'Poetry's Public' event pushes towards collective ideals
30 Nov 2012
On 30 October, 2012, more than 100 academics, students, and members of the public – from across five locations in Canada and Great Britain – came together to discuss the rhetoric, politics, and ethics of 'Poetry’s Public': An International Seminar for the Centre for Contemporary Poetry.
Organised by Dr John Wrighton, Lecturer in English Literature, Faculty of Arts (University of Brighton) and International Research Fellow at the Modern Literature and Culture Research Centre (Ryerson University, Toronto), this special event featured Ryerson University, Assistant Professor of English, Dale Smith, Toronto poet, Hoa Nguyen, and Canada’s fifth parliamentary Poet Laureate, Fred Wah.
Provocatively titled “Poetry’s Public,” the event marked the first International Seminar run by the Centre for Contemporary Poetry (informally known as “ContemPo”), which is a cross-institutional, collaborative research centre. Founded in 2006, ContemPo aims to develop knowledge about contemporary poetic practices, about the interface between the word and the visual, and to examine differences in practice between the experimental and traditional poetic forms.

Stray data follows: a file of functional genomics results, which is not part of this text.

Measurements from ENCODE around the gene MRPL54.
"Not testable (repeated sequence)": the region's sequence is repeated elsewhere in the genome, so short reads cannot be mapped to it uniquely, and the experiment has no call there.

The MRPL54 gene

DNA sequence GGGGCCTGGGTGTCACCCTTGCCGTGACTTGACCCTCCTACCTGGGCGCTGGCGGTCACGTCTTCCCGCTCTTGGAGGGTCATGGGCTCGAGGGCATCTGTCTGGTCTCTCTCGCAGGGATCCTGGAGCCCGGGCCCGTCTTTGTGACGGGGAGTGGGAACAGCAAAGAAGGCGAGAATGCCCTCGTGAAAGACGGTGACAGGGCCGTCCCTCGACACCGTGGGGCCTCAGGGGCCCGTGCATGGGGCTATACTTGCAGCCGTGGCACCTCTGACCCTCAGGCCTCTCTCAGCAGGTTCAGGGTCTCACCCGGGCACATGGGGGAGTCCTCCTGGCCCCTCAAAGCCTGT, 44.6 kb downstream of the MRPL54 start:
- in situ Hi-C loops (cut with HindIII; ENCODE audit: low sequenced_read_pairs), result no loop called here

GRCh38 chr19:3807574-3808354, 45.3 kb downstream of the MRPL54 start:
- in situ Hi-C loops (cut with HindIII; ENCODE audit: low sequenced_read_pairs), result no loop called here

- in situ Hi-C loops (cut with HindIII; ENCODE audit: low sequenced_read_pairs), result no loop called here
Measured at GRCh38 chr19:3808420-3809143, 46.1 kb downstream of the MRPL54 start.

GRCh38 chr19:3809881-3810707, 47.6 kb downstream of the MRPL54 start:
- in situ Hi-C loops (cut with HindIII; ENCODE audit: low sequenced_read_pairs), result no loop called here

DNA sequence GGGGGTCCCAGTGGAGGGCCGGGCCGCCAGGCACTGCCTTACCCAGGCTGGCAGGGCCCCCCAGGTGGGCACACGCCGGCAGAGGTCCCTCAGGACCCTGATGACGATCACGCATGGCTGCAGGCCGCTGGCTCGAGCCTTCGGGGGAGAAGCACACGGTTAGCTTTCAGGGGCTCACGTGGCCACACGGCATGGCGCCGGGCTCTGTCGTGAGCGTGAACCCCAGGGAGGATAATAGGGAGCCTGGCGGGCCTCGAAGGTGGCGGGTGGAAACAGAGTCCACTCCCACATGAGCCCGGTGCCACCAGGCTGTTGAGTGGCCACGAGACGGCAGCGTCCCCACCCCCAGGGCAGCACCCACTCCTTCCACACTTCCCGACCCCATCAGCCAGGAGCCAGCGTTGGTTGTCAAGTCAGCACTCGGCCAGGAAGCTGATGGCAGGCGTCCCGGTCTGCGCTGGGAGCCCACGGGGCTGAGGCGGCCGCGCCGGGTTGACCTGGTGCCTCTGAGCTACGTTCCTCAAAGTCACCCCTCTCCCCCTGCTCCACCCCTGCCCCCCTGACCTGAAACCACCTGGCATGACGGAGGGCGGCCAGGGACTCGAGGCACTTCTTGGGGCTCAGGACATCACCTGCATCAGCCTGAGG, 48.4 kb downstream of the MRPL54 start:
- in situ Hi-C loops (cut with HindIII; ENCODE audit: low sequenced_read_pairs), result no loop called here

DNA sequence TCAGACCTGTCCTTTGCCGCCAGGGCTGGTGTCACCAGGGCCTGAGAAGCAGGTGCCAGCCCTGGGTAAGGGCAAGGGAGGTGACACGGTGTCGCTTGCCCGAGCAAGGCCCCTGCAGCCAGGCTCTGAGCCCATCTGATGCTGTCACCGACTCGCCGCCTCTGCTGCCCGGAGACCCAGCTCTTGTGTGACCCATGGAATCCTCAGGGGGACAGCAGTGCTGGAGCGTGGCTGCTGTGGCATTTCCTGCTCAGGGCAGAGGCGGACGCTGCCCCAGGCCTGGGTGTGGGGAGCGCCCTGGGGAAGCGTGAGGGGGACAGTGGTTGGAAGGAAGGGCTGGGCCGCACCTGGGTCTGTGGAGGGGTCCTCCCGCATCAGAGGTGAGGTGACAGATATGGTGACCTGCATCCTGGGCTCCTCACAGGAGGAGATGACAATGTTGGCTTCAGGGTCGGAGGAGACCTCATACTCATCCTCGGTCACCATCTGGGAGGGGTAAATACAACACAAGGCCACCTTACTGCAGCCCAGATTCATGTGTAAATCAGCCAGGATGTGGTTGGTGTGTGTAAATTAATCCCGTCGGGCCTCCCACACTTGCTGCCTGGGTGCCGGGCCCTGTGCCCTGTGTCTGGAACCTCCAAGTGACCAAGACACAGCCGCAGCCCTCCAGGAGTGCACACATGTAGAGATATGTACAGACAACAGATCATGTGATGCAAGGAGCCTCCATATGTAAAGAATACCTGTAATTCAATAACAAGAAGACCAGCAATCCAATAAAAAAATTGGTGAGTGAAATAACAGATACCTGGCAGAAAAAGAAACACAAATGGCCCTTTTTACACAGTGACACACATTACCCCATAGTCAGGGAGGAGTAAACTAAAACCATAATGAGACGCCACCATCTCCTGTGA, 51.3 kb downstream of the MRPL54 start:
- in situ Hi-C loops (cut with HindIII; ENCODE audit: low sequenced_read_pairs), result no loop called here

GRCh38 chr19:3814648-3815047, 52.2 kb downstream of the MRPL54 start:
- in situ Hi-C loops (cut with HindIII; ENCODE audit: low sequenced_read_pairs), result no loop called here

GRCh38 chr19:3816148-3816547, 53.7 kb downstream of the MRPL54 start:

“Poetry’s Public” took place in downtown Toronto at Ryerson University’s Department of English and was simulcast via a live trans-Atlantic video-link with four UK Higher Education institutions: Aberystwyth University and Bangor University in Wales, Northumbria University and the University of Brighton in England. By-passing the cross-winds of Hurricane Sandy, participants were able to join in the lively discussion and debate and to present questions from across each of the locations.
“Poetry’s Public” emerged as a contested, plural, multi-valent, and trans-modal idea in an event that both pushed the limits of its possible construction (in a present moment, across multiple time-zones and geographic regions) whilst thinking-through to expand its semantic and social capacity. From the local, to the national, and the global – from the word, to the lyric, and its form; from the personal, to the collective, and the corporate; in counter-politics, ethical wagers, and in rhetorical diplomacies – “Poetry’s Public” offered a profoundly invigorating intellectual debate in cross-synergy with three inspiring poetic performances.
The Centre for Contemporary Poetry would like to thank both the Department of English and the Modern Literature and Culture Research Centre at Ryerson University for sponsorship of this event. Special thanks are extended to Fred Wah, Dale Smith, and Hoa Nguyen for their generous readings and for sharing in the promise of “Poetry’s Public.”